When I drove to Texas the first time, I had just finished this book and as I drove through a no-man’s land part of the state, dust kicked up in front of me. A huge dust devil. I stopped my car because I didn’t know what else to do, and I waited, thinking about the book I had just completed and wondering if it was a twister. I still don’t know what it was, to be honest, but I’ve never seen anything like it since. It lifted my car slightly as it passed, and dirt forced its way into every crevice of my car and my being, it seemed. I had a tough start in Texas but I stuck it out and grew to love it here and I don’t think I’ll ever be able to live anywhere but either New Mexico or Texas, not really. This is where my heart is now. And as I watched and listened to all the actors in this film so believably portray poor rural Texans, I felt like I was on the road driving again, just having read a book about it, seeing it come alive before my eyes, and feeling dazzled and touched and slightly heartbroken but fascinated and charmed by all of it, too.
The colors in the movie are like the colors of the land. Subtle but deeply evocative. At the beginning of the movie, the Rangers are both wearing cream-colored shirts. At the end, the two central characters are both wearing dark brown. There are some obvious stereotypes, like the concealed carry gun-toting Texans who start shooting as soon as they can. But the play of colors and the references to history–book history and personal history–are what make this movie what it is. I think that if you know Texas and New Mexico really well that there is something in this movie for you and I think that if you don’t know this region of the country at all then there is even more in the story for you. It’s subtle. You’ll want to read a book like the one referenced above if you really want to learn, and look into Comanche history a little bit, true. But if you want to learn something valuable about Texas and New Mexico, there is a lot within this movie for you even if you don’t investigate further.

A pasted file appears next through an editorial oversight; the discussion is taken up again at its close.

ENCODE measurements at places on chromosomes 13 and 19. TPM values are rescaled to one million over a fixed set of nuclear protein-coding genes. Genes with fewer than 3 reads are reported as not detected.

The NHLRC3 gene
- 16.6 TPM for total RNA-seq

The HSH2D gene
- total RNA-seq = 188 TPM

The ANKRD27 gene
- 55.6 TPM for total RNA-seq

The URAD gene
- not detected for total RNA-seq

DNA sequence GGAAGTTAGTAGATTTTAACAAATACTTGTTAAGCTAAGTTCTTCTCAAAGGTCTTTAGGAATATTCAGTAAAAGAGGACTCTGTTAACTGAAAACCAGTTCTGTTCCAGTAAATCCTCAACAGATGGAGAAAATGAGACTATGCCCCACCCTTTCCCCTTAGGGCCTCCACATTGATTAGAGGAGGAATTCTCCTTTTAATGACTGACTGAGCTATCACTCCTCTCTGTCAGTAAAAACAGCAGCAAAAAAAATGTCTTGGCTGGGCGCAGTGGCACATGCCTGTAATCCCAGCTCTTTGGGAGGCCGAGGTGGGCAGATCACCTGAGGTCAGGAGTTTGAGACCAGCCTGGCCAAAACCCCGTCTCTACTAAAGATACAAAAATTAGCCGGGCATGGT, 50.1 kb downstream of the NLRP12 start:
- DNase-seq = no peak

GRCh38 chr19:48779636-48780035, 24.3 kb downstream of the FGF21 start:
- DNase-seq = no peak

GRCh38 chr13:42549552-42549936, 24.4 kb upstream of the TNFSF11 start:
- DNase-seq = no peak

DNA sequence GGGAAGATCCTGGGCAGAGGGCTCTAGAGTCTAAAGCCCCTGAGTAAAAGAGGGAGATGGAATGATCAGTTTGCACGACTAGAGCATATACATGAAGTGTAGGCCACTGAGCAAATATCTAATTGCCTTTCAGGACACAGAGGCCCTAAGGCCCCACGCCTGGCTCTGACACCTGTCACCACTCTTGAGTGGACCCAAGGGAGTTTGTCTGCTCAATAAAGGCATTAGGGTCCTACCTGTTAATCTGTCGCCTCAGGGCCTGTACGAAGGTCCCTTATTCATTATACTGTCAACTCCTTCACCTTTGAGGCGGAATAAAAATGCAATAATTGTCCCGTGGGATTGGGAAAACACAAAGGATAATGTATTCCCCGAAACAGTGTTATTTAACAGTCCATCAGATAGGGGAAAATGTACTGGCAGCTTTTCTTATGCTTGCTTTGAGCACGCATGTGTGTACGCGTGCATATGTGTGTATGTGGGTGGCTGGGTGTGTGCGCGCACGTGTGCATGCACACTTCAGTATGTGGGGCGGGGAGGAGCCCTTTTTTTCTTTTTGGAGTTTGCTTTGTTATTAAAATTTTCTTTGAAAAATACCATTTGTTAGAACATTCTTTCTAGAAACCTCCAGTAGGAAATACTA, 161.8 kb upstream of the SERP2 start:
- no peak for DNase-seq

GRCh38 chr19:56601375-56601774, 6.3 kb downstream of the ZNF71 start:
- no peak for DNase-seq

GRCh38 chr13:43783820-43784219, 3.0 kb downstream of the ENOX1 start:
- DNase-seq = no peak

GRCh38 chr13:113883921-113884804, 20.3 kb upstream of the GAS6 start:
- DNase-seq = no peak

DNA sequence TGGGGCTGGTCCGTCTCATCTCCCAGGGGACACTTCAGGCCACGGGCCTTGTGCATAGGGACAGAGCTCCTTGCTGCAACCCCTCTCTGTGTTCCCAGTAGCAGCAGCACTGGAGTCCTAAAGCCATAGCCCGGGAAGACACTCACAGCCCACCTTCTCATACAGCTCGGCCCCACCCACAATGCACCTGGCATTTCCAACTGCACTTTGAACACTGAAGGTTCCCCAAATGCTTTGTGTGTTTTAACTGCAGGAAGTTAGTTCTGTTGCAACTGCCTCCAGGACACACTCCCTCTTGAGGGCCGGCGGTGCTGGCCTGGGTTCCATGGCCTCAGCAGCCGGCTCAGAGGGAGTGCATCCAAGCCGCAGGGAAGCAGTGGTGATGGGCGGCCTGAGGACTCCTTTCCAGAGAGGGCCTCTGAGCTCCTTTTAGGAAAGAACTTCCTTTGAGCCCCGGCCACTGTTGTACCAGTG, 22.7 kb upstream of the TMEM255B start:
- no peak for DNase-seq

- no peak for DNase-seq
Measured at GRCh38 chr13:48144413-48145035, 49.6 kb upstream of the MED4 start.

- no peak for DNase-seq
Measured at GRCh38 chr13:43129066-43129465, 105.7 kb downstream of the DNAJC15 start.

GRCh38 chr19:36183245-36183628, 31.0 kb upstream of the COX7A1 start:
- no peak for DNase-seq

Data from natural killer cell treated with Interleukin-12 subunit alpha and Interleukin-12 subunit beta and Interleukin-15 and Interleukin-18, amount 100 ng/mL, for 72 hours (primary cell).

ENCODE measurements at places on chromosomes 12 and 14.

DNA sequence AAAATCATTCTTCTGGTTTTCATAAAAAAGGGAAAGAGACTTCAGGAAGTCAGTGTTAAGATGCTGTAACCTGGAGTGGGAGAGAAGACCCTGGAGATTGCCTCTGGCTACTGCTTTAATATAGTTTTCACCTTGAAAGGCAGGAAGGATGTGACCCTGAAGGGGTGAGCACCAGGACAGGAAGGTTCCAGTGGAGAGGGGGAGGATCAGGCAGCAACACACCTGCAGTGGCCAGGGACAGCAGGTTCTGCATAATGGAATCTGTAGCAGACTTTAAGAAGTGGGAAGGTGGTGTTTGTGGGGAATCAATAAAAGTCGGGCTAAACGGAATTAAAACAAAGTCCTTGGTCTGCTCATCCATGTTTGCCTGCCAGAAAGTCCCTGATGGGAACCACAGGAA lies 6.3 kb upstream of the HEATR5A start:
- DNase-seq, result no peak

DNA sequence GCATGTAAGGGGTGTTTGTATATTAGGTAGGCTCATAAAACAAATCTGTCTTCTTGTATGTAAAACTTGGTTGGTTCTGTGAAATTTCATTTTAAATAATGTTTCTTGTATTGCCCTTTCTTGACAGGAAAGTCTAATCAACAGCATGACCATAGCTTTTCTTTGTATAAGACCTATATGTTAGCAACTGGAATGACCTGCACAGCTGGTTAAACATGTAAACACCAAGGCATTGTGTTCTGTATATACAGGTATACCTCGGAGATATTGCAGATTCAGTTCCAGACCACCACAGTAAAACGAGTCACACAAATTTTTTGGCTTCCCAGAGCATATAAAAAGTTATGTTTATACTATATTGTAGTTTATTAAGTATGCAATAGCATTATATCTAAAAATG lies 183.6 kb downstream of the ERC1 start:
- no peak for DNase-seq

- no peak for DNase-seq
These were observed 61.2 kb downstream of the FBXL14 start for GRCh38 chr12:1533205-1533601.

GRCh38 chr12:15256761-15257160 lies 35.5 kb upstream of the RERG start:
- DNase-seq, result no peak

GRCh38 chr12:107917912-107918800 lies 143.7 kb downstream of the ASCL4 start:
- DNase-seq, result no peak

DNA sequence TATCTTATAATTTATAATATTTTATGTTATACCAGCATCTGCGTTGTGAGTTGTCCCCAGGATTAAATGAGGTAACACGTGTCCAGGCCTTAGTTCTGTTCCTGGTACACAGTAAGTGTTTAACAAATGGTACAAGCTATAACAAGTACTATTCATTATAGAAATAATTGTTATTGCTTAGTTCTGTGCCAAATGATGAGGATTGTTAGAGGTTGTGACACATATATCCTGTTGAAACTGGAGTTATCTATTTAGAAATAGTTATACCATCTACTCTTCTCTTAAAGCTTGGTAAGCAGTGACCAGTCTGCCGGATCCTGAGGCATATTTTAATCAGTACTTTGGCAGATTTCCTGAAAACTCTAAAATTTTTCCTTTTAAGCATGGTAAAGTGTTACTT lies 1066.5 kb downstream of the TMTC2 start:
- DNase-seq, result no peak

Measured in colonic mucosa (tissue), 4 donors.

As the face of Two Hearts Wellness, I generally try to stick with healthy and health-related blog topics. Eating a burger and dipping my fries in aioli at the Alamo Drafthouse is not necessarily something I can pass off as healthy eating but the joy that the experience brings me certainly makes going to my favorite theater and watching a movie a worthy endeavor. Still…if you are looking for a health coach or a bodywork therapist or–eventually–a licensed acupuncturist, then this might not be the representative essay to showcase how well I can help you achieve your healthiest life. Even so. I’m still Dr. Bruno as much as I ever was, and of course I believe that thinking about the world around us is valuable, just as valuable as kale and mindful breathing. And I think that readers of this blog who are in far-flung countries (and of them, there are many–my stats page shows readers in Europe, Australia, Africa, Asia, and all points in between) may never get to visit this part of the country and if they do, would they realize how truly do some of the rough-hewn gems shine here? I don’t know. Maybe. If they watch this movie and pay attention then they most certainly will. No matter where you are, though…if you haven’t seen this movie yet, and you want to experience this magic, then go…or wait, if you have to, but do see it when you can. Watch it more than once. And eat something good while doing so. In so doing, I think, one is living a rich and thought-filled life. And that is healthy, I think.
Don’t you agree?
Two Hearts Wellness is a local holistic health and wellness outfit with a passion for all things nourishing, including but not limited to: joyful living, great food, art, and literature, and–of course–traditional Chinese medicine. If you want to learn more about me, click here and do feel free to follow my blog, connect with me on Facebook, or contact me here to set up an appointment for personal training or health coaching services. If you are interested in Asian bodywork therapy, click here to book an appointment online.